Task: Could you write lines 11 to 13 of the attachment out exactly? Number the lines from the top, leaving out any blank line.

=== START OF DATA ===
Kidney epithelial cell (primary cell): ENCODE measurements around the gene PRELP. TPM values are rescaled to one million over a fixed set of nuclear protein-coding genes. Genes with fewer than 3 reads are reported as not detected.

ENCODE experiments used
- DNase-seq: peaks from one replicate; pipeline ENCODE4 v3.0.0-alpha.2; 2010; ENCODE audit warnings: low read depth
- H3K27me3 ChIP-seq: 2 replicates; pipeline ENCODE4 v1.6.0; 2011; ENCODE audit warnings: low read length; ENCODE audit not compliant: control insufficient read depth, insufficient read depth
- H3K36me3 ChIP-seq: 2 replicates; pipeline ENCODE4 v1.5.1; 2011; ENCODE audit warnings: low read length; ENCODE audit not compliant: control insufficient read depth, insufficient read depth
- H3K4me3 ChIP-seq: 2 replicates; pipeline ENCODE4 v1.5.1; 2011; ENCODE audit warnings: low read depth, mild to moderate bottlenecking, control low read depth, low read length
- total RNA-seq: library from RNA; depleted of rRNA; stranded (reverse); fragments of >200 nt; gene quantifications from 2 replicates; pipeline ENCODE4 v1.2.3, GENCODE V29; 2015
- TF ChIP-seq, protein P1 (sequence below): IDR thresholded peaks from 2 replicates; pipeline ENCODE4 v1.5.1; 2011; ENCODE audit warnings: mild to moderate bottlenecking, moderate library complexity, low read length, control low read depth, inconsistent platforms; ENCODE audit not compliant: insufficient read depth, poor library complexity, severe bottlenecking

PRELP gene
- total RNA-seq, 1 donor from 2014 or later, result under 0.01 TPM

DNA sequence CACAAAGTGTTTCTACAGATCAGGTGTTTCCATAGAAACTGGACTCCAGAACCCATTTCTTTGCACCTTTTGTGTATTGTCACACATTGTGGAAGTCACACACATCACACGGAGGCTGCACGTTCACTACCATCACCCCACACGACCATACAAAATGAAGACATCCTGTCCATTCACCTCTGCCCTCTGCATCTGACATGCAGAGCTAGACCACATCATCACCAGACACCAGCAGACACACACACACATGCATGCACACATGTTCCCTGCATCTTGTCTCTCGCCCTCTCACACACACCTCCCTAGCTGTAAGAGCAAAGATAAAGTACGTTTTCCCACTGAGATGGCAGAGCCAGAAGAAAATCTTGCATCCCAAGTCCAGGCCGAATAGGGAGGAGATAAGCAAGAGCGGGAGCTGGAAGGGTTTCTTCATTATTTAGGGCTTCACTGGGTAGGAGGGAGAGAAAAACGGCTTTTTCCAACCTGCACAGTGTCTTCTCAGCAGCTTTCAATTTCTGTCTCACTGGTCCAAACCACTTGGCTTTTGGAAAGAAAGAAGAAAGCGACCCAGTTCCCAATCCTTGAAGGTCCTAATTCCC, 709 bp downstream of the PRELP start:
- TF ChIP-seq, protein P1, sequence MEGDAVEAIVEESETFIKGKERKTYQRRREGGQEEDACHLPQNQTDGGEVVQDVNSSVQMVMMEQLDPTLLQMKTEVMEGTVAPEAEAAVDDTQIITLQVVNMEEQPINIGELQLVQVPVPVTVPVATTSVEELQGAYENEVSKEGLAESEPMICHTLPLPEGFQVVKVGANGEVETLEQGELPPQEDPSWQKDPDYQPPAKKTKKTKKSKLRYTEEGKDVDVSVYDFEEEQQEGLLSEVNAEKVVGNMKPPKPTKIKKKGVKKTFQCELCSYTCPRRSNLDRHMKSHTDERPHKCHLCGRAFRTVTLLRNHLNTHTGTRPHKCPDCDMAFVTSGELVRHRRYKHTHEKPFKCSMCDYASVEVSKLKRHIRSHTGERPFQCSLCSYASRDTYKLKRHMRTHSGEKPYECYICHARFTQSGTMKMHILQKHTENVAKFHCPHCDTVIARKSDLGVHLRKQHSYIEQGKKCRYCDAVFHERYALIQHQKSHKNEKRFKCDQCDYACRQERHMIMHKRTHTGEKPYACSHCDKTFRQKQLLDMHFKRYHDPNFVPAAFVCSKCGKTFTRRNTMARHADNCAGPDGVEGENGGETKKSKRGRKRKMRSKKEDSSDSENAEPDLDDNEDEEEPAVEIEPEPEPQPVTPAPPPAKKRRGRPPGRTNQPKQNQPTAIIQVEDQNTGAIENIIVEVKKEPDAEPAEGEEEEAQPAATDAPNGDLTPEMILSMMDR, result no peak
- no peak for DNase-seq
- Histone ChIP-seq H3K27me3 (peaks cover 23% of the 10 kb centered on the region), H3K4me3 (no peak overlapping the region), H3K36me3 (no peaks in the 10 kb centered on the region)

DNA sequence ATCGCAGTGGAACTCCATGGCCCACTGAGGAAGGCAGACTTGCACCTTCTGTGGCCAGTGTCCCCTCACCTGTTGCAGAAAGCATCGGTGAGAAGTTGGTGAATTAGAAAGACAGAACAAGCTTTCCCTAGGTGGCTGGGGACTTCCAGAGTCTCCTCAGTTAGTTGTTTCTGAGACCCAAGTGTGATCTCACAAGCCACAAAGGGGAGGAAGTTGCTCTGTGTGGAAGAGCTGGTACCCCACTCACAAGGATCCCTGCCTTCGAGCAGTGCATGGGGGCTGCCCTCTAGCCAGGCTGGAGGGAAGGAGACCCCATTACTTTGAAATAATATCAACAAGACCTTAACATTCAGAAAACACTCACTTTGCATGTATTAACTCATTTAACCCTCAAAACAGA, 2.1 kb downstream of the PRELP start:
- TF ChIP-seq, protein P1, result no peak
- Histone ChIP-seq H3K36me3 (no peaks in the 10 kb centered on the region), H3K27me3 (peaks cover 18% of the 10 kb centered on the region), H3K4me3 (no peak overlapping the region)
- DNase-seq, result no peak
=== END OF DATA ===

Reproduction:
DNA sequence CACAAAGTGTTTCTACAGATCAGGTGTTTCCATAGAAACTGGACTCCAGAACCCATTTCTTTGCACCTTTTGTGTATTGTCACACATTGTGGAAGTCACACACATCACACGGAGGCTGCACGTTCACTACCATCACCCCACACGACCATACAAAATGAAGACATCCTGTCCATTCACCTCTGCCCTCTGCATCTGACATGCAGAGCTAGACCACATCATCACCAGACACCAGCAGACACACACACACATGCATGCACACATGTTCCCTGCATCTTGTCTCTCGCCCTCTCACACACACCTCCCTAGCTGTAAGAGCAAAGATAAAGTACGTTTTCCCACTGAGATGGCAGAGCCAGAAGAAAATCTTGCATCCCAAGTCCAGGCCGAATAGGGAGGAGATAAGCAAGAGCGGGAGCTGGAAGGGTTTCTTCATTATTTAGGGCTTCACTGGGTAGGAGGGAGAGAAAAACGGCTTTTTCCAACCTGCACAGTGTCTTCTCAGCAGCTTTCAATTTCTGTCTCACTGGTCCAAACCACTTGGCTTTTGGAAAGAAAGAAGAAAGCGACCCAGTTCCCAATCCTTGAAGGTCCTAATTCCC, 709 bp downstream of the PRELP start:
- TF ChIP-seq, protein P1, sequence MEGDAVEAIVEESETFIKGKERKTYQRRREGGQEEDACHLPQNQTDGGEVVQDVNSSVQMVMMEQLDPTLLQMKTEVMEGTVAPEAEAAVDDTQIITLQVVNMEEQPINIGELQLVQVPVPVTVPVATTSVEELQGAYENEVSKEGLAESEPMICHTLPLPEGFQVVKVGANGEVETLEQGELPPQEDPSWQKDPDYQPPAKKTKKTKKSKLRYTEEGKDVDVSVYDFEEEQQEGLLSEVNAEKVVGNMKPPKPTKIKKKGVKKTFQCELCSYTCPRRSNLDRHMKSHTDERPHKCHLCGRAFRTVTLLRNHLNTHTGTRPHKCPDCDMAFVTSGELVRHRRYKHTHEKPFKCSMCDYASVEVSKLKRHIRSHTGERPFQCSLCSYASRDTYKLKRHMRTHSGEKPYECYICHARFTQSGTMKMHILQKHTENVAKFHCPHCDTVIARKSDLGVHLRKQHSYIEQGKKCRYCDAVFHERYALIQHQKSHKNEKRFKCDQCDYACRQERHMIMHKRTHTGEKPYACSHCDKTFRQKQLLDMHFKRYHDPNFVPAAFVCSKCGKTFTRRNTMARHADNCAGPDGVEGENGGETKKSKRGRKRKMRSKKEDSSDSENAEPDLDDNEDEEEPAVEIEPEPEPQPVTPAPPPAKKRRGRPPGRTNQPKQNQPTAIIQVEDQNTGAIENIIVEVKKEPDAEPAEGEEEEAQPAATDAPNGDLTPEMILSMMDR, result no peak
- no peak for DNase-seq